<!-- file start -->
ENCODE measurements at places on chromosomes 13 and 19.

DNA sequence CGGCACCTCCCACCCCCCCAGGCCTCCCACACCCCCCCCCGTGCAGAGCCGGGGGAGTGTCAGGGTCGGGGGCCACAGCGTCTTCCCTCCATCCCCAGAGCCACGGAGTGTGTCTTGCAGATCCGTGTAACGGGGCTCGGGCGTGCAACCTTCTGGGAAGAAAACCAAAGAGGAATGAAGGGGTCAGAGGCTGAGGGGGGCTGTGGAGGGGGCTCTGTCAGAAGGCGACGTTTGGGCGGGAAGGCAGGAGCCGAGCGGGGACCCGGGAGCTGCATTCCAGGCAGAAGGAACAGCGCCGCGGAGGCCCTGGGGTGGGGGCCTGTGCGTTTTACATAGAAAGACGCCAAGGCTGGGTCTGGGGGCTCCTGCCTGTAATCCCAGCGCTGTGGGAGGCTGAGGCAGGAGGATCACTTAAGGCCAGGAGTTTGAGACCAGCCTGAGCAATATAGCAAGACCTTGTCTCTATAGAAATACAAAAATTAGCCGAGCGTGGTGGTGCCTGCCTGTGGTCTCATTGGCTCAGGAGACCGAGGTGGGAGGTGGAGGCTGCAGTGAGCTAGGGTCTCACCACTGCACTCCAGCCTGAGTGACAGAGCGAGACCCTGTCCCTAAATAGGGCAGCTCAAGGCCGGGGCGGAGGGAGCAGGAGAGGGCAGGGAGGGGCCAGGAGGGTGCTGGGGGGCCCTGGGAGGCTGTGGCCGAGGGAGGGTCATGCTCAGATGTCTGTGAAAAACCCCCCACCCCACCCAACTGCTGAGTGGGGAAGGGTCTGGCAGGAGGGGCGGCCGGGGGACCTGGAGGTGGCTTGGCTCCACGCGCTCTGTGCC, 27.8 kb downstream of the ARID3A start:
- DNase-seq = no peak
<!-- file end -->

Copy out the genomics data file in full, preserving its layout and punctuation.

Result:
ENCODE measurements at places on chromosomes 13 and 19.

DNA sequence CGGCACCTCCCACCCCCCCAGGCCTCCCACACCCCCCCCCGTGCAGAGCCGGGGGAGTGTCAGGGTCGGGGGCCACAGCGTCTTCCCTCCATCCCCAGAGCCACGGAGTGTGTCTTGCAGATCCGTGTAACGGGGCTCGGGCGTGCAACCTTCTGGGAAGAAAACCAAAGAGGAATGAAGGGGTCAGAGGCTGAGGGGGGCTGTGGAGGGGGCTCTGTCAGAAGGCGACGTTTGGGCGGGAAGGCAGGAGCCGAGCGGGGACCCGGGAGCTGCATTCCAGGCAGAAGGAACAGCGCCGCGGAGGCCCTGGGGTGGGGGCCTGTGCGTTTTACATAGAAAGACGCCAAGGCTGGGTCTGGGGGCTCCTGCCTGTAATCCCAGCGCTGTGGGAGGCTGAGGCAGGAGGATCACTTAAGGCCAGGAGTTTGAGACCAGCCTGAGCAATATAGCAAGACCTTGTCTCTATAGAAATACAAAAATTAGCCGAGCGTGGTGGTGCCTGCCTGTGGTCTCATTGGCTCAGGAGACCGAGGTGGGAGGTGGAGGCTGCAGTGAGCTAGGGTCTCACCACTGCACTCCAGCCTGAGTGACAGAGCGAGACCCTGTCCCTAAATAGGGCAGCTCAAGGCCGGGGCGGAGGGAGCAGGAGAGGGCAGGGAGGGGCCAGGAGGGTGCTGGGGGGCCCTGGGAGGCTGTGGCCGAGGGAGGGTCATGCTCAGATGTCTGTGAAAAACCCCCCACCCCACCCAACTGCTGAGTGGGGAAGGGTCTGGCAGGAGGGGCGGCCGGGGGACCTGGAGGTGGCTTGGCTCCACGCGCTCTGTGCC, 27.8 kb downstream of the ARID3A start:
- DNase-seq = no peak